One element of a cause of action for medical malpractice is proof of the standard of care by which the defendant physician's conduct is to be measured. (Anderson v. Martzke (1970), 131 Ill. App.2d 61, 65; see Darling v. Charleston Community Memorial Hospital (1965), 33 Ill.2d 326, 330-32; Illinois Pattern Jury Instructions, Civil, No. 105.01 (2d ed. 1971) (hereinafter cited as IPI Civil); see also, e.g., Davis v. Virginian Ry. Co. (1960), 361 U.S. 354, 357, 4 L.Ed.2d 366, 369, 80 S.Ct. 387, 389; Larsen v. Yelle (1976), 310 Minn. 521, 523, 246 N.W.2d 841, 844; Kortus v. Jensen (1976), 195 Neb. 261, 268, 237 N.W.2d 845, 850; Bruni v. Tatsumi (1976), 46 Ohio St.2d 127, 131, 346 N.E.2d 673, 677; Versteeg v. Mowery (1967), 72 Wn.2d 754, 755, 435 P.2d 540, 541.) As this court recognized in Borowski v. Von Solbrig (1975), 60 Ill.2d 418, 423, the appellate decisions in this State have held that the plaintiff in a medical malpractice action generally must establish the standard of care through expert testimony. The plaintiff must then prove that, judged in the light of these standards, the doctor was unskillful or negligent and that his want of skill or care caused the injury to the plaintiff. Borowski v. Von Solbrig (1975), 60 Ill.2d 418, 423; see IPI Civil No. 105.01.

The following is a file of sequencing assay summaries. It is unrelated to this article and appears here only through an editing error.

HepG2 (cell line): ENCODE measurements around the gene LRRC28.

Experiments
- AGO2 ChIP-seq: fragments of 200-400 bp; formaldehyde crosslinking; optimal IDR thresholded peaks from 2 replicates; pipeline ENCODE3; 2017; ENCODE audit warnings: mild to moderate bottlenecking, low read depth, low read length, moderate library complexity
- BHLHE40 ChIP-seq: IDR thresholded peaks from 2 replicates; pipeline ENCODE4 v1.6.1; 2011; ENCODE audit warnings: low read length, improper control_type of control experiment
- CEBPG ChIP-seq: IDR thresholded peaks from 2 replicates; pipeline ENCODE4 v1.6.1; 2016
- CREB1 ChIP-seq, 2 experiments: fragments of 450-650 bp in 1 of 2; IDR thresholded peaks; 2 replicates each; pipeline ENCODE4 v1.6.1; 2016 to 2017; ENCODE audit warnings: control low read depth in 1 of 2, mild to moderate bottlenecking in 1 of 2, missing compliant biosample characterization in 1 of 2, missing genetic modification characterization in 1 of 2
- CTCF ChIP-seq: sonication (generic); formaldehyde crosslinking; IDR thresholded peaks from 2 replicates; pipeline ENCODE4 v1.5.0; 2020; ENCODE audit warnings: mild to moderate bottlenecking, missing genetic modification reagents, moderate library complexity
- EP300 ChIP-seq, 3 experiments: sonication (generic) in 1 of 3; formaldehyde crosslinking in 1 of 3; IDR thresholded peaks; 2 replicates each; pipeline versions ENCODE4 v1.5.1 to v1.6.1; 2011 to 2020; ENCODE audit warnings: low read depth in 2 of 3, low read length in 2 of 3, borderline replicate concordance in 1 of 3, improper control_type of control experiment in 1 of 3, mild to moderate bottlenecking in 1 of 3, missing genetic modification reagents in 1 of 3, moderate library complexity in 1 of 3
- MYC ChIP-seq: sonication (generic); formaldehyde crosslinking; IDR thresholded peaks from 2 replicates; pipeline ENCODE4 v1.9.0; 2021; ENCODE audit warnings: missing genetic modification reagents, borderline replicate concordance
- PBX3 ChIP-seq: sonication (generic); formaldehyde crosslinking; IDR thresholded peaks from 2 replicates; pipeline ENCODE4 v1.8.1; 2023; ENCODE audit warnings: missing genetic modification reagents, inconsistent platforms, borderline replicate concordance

Generally, expert testimony is needed to support a charge of malpractice because jurors are not skilled in the practice of medicine and would find it difficult without the help of medical evidence to determine any lack of necessary scientific skill on the part of the physician. (See IPI Civil No. 105.01, Comment at 321; Baoust v. Kraut (Del. 1977), 377 A.2d 4, 6-7; J. Dooley, Modern Tort Law sec. 34.31, at 517 (1977).) However, in those situations where the physician's conduct is so grossly negligent or the treatment so common that a layman could readily appraise it, the appellate decisions indicate that no expert testimony is necessary. (Stogsdill v. Manor Convalescent Home, Inc. (1976), 35 Ill. App.3d 634, 662; Lundahl v. Rockford Memorial Hospital Association (1968), 93 Ill. App.2d 461, 465; Scardina v. Colletti (1965), 63 Ill. App.2d 481, 488; Graham v. St. Luke's Hospital (1964), 46 Ill. App.2d 147, 158; cf. Edgar County Bank & Trust Co. v. Paris Hospital, Inc. (1974), 57 Ill.2d 298, concerning application of res ipsa loquitur in medical malpractice cases which is not at issue here.) A requirement that the standard of care be established through expert testimony except where the common knowledge of laymen is sufficient to recognize or infer negligence is broadly recognized throughout the country. See, e.g., Pendleton v. Cilley (1978), 118 Ariz. 84, 86, 574 P.2d 1303, 1305; Cobbs v. Grant (1972), 8 Cal.3d 229, 236, 502 P.2d 1, 5, 104 Cal.Rptr. 505, 509; Huffman v. Lindquist (1951), 37 Cal.2d 465, 473, 234 P.2d 34, 39-40; Baoust v. Kraut (Del. 1977), 377 A.2d 4, 6-7; Karrigan v. Nazareth Convent & Academy, Inc. (1973), 212 Kan. 44, 49-50, 510 P.2d 190, 195; Larsen v. Yelle (1976), 310 Minn. 521, 523, 246 N.W.2d 841, 844; Swope v. Printz (Mo. 1971), 468 S.W.2d 34, 39; Kortus v. Jensen (1976), 195 Neb. 261, 268, 237 N.W.2d 845, 850 (expert testimony is necessary); Hammer v. Rosen (1960), 7 N.Y.2d 376, 380, 165 N.E.2d 756, 757, 198 N.Y.S.2d 65, 67; Morgan v. State (1972) (mem.), 40 App. Div.2d 891, 337 N.Y.S.2d 536, 537; Bruni v. Tatsumi (1976), 46 Ohio St.2d 127, 130, 346 N.E.2d 673, 676-77; Versteeg v. Mowery (1967), 72 Wn.2d 754, 755, 435 P.2d 540, 541; Annot., 81 A.L.R.2d 597 (1962).